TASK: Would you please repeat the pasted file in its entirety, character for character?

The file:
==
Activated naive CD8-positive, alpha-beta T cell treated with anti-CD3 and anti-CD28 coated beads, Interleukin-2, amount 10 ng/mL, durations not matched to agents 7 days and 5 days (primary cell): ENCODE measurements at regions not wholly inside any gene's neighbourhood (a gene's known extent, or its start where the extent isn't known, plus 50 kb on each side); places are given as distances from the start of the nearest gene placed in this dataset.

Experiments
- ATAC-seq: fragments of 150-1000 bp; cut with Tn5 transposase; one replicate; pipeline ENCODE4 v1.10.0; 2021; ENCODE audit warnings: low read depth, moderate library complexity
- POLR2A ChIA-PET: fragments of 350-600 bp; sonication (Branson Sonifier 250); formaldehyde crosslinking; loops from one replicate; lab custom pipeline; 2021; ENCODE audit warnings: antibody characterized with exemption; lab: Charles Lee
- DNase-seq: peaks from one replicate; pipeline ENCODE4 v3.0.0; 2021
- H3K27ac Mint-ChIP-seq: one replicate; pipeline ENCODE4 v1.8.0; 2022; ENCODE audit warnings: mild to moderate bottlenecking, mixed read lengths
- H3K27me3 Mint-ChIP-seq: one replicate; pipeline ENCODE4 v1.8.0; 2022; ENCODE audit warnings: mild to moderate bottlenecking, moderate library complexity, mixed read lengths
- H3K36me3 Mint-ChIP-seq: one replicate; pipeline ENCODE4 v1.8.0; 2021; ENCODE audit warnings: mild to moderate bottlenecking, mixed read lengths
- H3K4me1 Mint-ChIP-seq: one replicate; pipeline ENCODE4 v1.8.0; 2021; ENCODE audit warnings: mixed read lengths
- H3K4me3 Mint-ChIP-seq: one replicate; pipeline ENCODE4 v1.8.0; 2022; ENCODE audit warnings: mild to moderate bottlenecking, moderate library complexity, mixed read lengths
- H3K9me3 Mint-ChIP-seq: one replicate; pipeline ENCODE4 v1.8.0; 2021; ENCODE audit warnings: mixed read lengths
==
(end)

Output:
Activated naive CD8-positive, alpha-beta T cell treated with anti-CD3 and anti-CD28 coated beads, Interleukin-2, amount 10 ng/mL, durations not matched to agents 7 days and 5 days (primary cell): ENCODE measurements at regions not wholly inside any gene's neighbourhood (a gene's known extent, or its start where the extent isn't known, plus 50 kb on each side); places are given as distances from the start of the nearest gene placed in this dataset.

Experiments
- ATAC-seq: fragments of 150-1000 bp; cut with Tn5 transposase; one replicate; pipeline ENCODE4 v1.10.0; 2021; ENCODE audit warnings: low read depth, moderate library complexity
- POLR2A ChIA-PET: fragments of 350-600 bp; sonication (Branson Sonifier 250); formaldehyde crosslinking; loops from one replicate; lab custom pipeline; 2021; ENCODE audit warnings: antibody characterized with exemption; lab: Charles Lee
- DNase-seq: peaks from one replicate; pipeline ENCODE4 v3.0.0; 2021
- H3K27ac Mint-ChIP-seq: one replicate; pipeline ENCODE4 v1.8.0; 2022; ENCODE audit warnings: mild to moderate bottlenecking, mixed read lengths
- H3K27me3 Mint-ChIP-seq: one replicate; pipeline ENCODE4 v1.8.0; 2022; ENCODE audit warnings: mild to moderate bottlenecking, moderate library complexity, mixed read lengths
- H3K36me3 Mint-ChIP-seq: one replicate; pipeline ENCODE4 v1.8.0; 2021; ENCODE audit warnings: mild to moderate bottlenecking, mixed read lengths
- H3K4me1 Mint-ChIP-seq: one replicate; pipeline ENCODE4 v1.8.0; 2021; ENCODE audit warnings: mixed read lengths
- H3K4me3 Mint-ChIP-seq: one replicate; pipeline ENCODE4 v1.8.0; 2022; ENCODE audit warnings: mild to moderate bottlenecking, moderate library complexity, mixed read lengths
- H3K9me3 Mint-ChIP-seq: one replicate; pipeline ENCODE4 v1.8.0; 2021; ENCODE audit warnings: mixed read lengths